Landscape art is often a record of a response to familiar places, places that the artist knows well. But for Irma Stern, landscape (as well as much portraiture) was a record of response to exotic places and involved extensive travel. Far from her home in Cape Town, she found both excitement and solace in the landscapes of distant southern African sites (Senegal, Zanzibar, the Congo, areas within northern South Africa) as well as places in southern Europe (Portugal, Italy and the south of France). The Congo (now the DRC) was a particular favourite and Stern visited the country in 1942, 1946 and 1955, publishing an enthusiastic essay on it after her first trip.1 The travelling she undertook in search of subjects for her art was constant, restless and striking. This work, Lake Kivu, Congo (1946), was one of a number that emerged from her second encounter with this central African country.
The donor of the work, Alfred de Pass, was also a traveler across continents. Born in Cape Town, he had moved with his family to Britain early in life. He returned to visit South Africa in 1926 and summered here each year until 1935. With the outbreak of war in 1939, he made no more return trips to Britain and lived in South Africa until his death in 1952.2 Once he had re-established links with Cape Town, he frequently pledged works to the young South African National Gallery. Among these were ten paintings and drawings by Stern. Lake Kivu, Congo was one of the final paintings he presented, in 1949.
Analysis of the work
Despite its small size, this work has all of Stern’s hallmark intensity. Adopting the viewpoint typical of her landscapes and still-lifes, Stern approaches the subject from above and close-up and presents us with a slice of verdant nature: green growth fills three-quarters of the picture space, giving way to a glimpse of the lake itself and then rolling hills and sky. Characteristically, the work’s impact is achieved through the energy and conspicuous presence of the paint. As in a Van Gogh landscape, the elements of the landscape are translated into heaving swirls of pigment – licks, scrapings and oily lashes. The near-central tree is a complex of such marks; lake, hills and sky maintain this energy. There are no human figures present – all the drama lies in nature. And unusually for Stern, the colour range is narrow and muted, soft greens, yellow and blues prevailing. Only some red and pink flowers in the foreground, and hints of pink in the hills, offer warmer notes.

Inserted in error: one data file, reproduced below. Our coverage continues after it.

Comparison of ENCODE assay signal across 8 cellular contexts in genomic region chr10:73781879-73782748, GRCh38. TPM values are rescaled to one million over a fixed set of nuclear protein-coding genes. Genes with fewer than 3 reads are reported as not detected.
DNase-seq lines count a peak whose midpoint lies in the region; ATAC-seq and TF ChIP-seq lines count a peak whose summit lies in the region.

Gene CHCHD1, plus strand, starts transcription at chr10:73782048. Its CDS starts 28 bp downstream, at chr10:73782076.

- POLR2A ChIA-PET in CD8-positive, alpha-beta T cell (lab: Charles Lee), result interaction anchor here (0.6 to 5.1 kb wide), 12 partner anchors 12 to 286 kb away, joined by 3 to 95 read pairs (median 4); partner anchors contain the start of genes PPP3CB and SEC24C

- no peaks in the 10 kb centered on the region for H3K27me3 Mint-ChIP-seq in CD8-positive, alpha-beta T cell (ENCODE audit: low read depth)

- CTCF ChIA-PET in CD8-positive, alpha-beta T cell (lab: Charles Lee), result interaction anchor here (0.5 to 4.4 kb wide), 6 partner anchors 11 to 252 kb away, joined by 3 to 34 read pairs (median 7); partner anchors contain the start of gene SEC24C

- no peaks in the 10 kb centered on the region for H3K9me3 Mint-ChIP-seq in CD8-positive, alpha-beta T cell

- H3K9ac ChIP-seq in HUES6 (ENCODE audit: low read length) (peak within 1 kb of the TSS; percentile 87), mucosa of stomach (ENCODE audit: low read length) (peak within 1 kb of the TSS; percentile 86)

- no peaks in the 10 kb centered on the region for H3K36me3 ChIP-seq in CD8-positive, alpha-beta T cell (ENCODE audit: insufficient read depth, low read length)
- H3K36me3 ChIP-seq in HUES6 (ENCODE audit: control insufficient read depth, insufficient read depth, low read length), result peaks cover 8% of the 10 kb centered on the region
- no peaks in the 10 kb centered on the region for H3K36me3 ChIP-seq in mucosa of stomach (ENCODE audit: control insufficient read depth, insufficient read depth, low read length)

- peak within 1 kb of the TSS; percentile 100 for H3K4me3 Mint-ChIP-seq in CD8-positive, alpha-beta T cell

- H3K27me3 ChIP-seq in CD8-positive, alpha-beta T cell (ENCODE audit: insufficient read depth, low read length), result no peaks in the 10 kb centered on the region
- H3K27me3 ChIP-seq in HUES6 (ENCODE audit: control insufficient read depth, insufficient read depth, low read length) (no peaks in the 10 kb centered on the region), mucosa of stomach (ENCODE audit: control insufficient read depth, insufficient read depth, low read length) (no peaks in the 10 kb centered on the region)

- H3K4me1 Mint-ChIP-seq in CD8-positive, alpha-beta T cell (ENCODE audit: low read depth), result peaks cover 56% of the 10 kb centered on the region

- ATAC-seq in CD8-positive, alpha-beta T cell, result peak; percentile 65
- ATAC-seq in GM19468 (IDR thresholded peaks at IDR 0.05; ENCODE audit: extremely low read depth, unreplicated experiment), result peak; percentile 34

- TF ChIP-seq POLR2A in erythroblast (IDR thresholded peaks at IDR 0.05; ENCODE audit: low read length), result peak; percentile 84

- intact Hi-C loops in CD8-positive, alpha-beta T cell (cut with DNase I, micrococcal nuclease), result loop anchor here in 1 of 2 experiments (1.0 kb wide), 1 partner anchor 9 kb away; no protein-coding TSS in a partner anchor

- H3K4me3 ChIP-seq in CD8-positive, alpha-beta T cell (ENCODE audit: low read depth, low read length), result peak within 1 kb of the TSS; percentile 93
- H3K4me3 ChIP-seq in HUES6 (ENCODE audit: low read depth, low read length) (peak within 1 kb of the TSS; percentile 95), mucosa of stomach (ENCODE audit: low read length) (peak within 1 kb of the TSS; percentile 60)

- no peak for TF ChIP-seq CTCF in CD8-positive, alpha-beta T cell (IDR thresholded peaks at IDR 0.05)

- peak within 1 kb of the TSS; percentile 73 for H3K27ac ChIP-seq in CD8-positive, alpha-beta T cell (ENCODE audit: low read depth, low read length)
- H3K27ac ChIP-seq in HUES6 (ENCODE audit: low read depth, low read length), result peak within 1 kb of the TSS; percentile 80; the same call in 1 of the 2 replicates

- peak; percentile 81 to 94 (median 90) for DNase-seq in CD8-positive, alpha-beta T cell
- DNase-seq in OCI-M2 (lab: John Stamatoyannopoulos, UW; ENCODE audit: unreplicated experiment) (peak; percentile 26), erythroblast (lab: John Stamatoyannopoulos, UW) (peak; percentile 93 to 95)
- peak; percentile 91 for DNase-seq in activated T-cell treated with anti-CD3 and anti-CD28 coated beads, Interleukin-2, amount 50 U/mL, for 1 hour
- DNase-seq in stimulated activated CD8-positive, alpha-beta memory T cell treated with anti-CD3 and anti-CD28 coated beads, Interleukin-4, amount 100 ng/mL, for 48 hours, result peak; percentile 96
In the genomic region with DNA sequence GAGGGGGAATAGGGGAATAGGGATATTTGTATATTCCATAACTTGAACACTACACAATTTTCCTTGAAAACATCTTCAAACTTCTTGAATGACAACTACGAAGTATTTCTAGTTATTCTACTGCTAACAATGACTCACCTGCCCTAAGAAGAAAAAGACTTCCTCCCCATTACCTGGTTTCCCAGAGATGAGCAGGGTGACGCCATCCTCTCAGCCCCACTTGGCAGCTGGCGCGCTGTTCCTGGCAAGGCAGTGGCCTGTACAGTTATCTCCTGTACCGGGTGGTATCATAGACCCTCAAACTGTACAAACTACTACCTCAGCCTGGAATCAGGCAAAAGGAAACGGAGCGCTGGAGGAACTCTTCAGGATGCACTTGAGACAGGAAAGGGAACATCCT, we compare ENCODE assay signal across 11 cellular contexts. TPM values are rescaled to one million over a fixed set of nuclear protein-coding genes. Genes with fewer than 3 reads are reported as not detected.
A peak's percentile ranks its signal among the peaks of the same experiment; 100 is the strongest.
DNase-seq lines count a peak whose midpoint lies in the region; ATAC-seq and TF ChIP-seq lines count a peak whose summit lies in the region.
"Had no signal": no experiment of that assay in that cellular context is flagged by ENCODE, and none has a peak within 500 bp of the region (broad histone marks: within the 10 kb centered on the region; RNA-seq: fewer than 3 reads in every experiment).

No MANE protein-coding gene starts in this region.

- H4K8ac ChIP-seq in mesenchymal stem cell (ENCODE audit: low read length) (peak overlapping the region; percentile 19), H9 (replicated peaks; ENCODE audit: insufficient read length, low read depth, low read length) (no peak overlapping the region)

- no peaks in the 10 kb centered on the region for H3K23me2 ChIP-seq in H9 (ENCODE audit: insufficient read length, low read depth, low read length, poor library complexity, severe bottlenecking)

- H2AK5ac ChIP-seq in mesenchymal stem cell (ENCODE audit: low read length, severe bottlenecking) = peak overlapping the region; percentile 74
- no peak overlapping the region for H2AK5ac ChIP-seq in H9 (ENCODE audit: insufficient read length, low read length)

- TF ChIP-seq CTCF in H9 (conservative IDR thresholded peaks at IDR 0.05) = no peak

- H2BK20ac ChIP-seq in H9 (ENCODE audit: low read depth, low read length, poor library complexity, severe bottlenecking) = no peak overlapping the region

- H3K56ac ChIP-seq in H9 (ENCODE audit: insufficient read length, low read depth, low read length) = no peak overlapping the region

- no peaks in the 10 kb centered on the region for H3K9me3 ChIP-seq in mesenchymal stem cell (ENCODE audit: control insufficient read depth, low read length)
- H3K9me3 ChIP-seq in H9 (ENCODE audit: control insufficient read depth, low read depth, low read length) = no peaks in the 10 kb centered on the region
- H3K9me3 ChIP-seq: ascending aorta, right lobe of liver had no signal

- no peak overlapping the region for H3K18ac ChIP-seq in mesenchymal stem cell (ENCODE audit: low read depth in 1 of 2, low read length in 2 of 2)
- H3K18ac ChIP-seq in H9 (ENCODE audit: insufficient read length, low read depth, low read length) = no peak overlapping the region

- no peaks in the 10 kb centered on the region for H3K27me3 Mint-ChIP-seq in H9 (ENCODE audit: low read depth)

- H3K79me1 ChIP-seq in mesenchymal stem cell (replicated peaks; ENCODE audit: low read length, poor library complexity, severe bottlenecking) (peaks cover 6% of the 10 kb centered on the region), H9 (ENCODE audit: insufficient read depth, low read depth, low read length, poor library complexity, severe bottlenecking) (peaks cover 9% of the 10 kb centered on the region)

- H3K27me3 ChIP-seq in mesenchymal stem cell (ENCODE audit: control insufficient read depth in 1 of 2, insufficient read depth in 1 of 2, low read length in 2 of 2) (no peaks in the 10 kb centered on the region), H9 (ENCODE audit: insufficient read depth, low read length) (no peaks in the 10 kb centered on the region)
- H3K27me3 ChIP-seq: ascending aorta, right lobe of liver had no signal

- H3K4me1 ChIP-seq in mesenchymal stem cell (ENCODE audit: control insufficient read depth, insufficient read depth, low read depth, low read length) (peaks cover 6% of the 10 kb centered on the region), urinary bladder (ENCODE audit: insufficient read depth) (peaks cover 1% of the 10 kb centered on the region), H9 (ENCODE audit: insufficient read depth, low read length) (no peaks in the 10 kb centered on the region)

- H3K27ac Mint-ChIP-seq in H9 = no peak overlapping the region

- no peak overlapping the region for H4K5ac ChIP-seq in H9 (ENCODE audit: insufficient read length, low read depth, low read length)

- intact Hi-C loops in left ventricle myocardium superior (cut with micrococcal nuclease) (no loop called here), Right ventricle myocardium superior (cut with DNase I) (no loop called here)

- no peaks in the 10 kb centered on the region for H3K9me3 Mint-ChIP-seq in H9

In many of her landscapes and still-life works, Stern achieved an integration between the parts of the image that she sometimes struggled with in her portraiture. This is particularly so in the still-lifes and landscapes of the late 1930s and 1940s where a particularly satisfying ‘all-overness’ is achieved.3 In these works there is no disjuncture between foreground objects and background space; colour, shape and brushmarks integrate all the parts into a whole. In Lake Kivu, Congo the swelling shapes of foreground land and shrubbery are echoed in the distant hills, while striations in the left foreground greenery and tree are echoed in the horizontal lashings that mark the lake. Paint, its denseness and its energy, pulls together the image. A glance at photographic images of this scene show how differently it might have been visualized – with water contrasting in texture and effect with surrounding land, and greenery contrasting with rocky hills. In Stern’s re-presentation of the scene, these contrasts are melted away and verdant growth, water, hills and sky are assimilated to one another.